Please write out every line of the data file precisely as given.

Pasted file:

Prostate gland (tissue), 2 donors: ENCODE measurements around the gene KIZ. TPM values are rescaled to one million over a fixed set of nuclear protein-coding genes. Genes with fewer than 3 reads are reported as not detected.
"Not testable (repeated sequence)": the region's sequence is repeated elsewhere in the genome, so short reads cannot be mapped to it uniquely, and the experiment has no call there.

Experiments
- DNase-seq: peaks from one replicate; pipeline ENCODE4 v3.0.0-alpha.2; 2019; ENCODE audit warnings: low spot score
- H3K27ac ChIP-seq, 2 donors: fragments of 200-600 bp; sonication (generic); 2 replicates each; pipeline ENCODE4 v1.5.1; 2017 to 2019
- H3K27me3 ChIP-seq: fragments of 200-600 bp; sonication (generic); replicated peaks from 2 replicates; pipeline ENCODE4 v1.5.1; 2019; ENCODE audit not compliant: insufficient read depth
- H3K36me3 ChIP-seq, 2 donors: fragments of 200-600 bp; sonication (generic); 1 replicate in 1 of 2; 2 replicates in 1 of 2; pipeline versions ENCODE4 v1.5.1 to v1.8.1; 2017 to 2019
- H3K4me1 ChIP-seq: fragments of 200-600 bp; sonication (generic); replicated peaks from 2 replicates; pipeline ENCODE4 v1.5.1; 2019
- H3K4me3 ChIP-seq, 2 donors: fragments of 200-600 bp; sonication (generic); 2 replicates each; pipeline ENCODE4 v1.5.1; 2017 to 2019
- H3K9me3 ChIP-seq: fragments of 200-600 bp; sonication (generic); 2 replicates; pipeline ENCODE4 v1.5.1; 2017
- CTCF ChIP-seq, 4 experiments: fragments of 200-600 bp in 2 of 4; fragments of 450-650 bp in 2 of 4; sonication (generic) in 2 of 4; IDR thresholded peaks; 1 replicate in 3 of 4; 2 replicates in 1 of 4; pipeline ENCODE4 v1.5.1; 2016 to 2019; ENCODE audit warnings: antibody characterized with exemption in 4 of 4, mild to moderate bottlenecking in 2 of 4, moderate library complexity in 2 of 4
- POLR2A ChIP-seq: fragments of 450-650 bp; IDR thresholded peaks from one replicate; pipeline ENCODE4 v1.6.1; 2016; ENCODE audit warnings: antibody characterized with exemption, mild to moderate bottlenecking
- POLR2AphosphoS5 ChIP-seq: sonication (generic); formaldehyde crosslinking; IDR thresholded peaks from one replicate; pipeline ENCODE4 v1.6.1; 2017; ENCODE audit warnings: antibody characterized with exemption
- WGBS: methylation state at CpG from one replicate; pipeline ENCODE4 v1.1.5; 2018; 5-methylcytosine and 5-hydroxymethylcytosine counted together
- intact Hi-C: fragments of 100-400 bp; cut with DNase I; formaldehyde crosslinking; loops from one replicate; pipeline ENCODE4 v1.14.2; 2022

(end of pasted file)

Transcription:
Prostate gland (tissue), 2 donors: ENCODE measurements around the gene KIZ. TPM values are rescaled to one million over a fixed set of nuclear protein-coding genes. Genes with fewer than 3 reads are reported as not detected.
"Not testable (repeated sequence)": the region's sequence is repeated elsewhere in the genome, so short reads cannot be mapped to it uniquely, and the experiment has no call there.

Experiments
- DNase-seq: peaks from one replicate; pipeline ENCODE4 v3.0.0-alpha.2; 2019; ENCODE audit warnings: low spot score
- H3K27ac ChIP-seq, 2 donors: fragments of 200-600 bp; sonication (generic); 2 replicates each; pipeline ENCODE4 v1.5.1; 2017 to 2019
- H3K27me3 ChIP-seq: fragments of 200-600 bp; sonication (generic); replicated peaks from 2 replicates; pipeline ENCODE4 v1.5.1; 2019; ENCODE audit not compliant: insufficient read depth
- H3K36me3 ChIP-seq, 2 donors: fragments of 200-600 bp; sonication (generic); 1 replicate in 1 of 2; 2 replicates in 1 of 2; pipeline versions ENCODE4 v1.5.1 to v1.8.1; 2017 to 2019
- H3K4me1 ChIP-seq: fragments of 200-600 bp; sonication (generic); replicated peaks from 2 replicates; pipeline ENCODE4 v1.5.1; 2019
- H3K4me3 ChIP-seq, 2 donors: fragments of 200-600 bp; sonication (generic); 2 replicates each; pipeline ENCODE4 v1.5.1; 2017 to 2019
- H3K9me3 ChIP-seq: fragments of 200-600 bp; sonication (generic); 2 replicates; pipeline ENCODE4 v1.5.1; 2017
- CTCF ChIP-seq, 4 experiments: fragments of 200-600 bp in 2 of 4; fragments of 450-650 bp in 2 of 4; sonication (generic) in 2 of 4; IDR thresholded peaks; 1 replicate in 3 of 4; 2 replicates in 1 of 4; pipeline ENCODE4 v1.5.1; 2016 to 2019; ENCODE audit warnings: antibody characterized with exemption in 4 of 4, mild to moderate bottlenecking in 2 of 4, moderate library complexity in 2 of 4
- POLR2A ChIP-seq: fragments of 450-650 bp; IDR thresholded peaks from one replicate; pipeline ENCODE4 v1.6.1; 2016; ENCODE audit warnings: antibody characterized with exemption, mild to moderate bottlenecking
- POLR2AphosphoS5 ChIP-seq: sonication (generic); formaldehyde crosslinking; IDR thresholded peaks from one replicate; pipeline ENCODE4 v1.6.1; 2017; ENCODE audit warnings: antibody characterized with exemption
- WGBS: methylation state at CpG from one replicate; pipeline ENCODE4 v1.1.5; 2018; 5-methylcytosine and 5-hydroxymethylcytosine counted together
- intact Hi-C: fragments of 100-400 bp; cut with DNase I; formaldehyde crosslinking; loops from one replicate; pipeline ENCODE4 v1.14.2; 2022